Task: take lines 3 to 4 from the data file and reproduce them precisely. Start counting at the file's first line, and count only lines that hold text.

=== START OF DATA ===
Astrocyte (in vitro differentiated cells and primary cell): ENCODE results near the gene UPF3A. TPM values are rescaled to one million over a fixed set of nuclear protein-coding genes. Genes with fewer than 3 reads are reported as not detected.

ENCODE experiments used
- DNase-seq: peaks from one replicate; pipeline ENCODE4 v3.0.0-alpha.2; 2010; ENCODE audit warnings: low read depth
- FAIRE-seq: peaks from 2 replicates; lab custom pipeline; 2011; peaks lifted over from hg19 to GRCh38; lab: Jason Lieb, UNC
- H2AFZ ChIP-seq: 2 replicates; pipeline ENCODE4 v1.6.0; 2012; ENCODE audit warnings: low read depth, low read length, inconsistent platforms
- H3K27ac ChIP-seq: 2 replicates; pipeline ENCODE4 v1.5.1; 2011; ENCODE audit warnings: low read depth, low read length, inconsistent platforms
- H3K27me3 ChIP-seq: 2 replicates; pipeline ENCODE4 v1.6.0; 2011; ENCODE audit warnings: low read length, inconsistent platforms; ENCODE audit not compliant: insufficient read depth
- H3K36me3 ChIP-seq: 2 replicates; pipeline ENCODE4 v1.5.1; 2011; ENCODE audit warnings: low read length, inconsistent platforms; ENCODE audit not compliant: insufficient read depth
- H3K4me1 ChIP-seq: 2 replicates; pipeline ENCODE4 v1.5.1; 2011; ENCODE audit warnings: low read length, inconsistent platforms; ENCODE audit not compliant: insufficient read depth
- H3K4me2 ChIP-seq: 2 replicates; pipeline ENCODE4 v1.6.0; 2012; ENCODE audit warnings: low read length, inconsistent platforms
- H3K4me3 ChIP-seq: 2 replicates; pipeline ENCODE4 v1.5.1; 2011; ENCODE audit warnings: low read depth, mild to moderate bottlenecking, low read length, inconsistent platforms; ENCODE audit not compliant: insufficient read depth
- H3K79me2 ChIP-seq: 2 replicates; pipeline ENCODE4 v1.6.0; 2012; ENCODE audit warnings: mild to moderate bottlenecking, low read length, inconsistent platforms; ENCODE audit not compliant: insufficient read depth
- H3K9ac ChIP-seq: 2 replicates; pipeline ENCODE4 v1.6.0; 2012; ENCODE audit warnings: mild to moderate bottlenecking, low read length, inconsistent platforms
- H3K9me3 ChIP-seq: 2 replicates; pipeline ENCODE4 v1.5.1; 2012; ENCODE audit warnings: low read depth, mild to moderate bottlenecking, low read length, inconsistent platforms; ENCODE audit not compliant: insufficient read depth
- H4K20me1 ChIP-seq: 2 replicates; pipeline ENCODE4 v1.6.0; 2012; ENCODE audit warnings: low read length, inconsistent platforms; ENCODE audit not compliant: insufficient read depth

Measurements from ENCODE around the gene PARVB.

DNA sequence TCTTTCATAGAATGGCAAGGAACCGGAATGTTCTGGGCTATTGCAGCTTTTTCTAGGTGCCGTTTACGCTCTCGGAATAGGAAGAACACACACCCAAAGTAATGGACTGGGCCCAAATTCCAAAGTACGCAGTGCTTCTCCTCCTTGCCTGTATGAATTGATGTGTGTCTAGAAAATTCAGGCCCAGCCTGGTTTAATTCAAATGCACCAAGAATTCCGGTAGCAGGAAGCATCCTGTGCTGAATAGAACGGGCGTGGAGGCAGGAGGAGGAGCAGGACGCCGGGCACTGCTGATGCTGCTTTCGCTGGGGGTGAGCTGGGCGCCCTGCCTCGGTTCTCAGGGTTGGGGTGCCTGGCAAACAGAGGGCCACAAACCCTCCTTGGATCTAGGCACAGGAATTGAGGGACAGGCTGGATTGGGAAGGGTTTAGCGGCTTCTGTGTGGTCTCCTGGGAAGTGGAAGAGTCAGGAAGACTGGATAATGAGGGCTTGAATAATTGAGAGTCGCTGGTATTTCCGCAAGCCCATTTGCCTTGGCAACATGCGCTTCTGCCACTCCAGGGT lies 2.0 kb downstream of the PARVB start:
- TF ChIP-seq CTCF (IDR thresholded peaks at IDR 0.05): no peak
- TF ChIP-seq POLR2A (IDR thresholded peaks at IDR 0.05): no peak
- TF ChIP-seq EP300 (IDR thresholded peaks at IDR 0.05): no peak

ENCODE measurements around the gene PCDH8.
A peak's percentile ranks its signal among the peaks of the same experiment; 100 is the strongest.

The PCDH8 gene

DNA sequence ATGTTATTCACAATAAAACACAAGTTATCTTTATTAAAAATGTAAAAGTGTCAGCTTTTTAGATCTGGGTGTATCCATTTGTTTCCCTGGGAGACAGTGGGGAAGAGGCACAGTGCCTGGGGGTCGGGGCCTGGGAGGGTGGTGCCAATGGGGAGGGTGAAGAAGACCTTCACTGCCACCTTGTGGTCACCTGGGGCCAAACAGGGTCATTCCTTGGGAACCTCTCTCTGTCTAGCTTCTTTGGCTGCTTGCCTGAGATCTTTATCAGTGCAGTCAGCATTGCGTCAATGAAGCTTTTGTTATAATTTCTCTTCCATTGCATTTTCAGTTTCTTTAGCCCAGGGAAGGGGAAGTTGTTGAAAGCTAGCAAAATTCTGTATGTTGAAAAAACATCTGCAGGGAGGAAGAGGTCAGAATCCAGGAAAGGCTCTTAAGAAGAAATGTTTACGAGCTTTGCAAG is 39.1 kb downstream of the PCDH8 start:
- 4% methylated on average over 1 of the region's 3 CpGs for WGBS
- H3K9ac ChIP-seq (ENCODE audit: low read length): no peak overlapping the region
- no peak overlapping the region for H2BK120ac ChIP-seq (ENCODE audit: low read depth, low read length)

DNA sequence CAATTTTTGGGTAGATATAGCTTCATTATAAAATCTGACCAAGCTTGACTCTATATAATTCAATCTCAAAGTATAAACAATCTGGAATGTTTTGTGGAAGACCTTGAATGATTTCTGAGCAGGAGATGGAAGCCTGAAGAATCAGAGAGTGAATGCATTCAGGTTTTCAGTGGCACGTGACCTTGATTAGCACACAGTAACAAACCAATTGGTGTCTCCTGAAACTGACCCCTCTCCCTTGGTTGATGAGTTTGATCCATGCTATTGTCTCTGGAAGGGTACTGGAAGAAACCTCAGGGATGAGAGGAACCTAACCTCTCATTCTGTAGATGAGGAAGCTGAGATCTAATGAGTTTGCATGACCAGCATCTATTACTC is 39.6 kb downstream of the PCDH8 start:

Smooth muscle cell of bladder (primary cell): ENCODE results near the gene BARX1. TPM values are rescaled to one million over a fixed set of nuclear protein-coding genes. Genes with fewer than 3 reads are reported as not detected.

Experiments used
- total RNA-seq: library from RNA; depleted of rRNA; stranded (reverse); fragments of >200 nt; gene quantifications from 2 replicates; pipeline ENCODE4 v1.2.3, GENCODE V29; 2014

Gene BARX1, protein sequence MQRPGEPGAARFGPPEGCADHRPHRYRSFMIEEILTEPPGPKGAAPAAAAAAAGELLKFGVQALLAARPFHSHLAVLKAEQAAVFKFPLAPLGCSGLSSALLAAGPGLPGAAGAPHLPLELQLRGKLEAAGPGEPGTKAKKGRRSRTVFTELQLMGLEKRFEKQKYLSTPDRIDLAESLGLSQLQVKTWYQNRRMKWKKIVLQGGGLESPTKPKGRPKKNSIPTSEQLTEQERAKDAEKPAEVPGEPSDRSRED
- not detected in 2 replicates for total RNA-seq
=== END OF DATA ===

- DNase-seq: peaks from one replicate; pipeline ENCODE4 v3.0.0-alpha.2; 2010; ENCODE audit warnings: low read depth
- FAIRE-seq: peaks from 2 replicates; lab custom pipeline; 2011; peaks lifted over from hg19 to GRCh38; lab: Jason Lieb, UNC